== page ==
Hashem created the world in a way that He “needs” our praise – again, for our sake. Every person believes, to a certain extent, that he is in charge of his own destiny and can manage on his own, which distances him from Hashem. Through praising Him, the person becomes aware of how much He is doing for him, which helps him become more subservient to Hashem. The barriers come crashing down and we get even closer to Hashem.


Praise with Feeling

Now we can return to our original question, says Rav Shteinman. The reason the praise about sustenance is so important is that praises said without feeling do not get the same results as ones articulated with true emotion. True, the cosmos are absolutely breathtaking, and the human body consists of countless wonders, many that leave scientists baffled, but we are not cognizant of them on a daily basis. However, our food – that we need at least three times a day. Having our daily meals is something that means a lot to us, and when we say “Nosen lechem l’chol basar,” we say it with all our hearts. At the same time, it makes us realize how helpless we are without the constant supply of food that Hashem gives us. Look how weak we are on a fast day – without food we just don’t function in the same way. Recognizing that will help us approach Hashem in prayer with complete humility. The more we praise Hashem in regards to the wonders of the world He created, especially those that speak to our hearts, the humbler we will become, and, as a result, we will be more beloved to Hashem.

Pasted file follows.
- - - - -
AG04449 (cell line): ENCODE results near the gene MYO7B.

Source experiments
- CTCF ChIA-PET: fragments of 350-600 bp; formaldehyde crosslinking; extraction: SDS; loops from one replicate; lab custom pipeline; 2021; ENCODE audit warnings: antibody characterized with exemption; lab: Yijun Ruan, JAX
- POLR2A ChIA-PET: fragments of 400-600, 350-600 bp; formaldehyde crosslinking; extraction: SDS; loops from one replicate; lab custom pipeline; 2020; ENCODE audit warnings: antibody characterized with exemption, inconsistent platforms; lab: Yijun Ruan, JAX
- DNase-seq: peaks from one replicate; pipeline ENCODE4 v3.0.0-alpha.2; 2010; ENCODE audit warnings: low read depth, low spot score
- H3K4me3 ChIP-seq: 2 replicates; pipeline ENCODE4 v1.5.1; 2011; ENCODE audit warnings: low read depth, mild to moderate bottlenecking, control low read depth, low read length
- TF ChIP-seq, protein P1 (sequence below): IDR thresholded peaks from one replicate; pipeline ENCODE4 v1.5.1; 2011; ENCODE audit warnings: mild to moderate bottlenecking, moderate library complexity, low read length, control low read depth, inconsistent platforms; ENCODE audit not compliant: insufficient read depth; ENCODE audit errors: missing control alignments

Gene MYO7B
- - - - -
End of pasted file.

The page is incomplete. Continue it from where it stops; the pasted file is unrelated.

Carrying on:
Concludes Rav Shteinman: Let us try, at least when we are actually davening, to truly feel that we are nothing without Hashem. Thinking, “I will do” and “I will make things happen” is an absolute lie! We can only accomplish if Hashem, in His great kindness, decides that it should work. If we daven with humility, we can hope that our tefillos will draw Hashem close to us.

The above advice from Rav Shteinman was followed by no one more than Rav Shteinman himself. May we merit following in his ways.


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Rabbi Niehaus, who originates from Los Angeles, is the Rosh Kollel of the Zichron Aharon Yaakov night kollel in Kiryat Sefer, a rebbi in Yeshivas Tiferes Yisroel in Yerushalayim, and the author of the just released “Oasis: Experience the Paradise of Shabbos” by Mosaica Press. He can be contacted at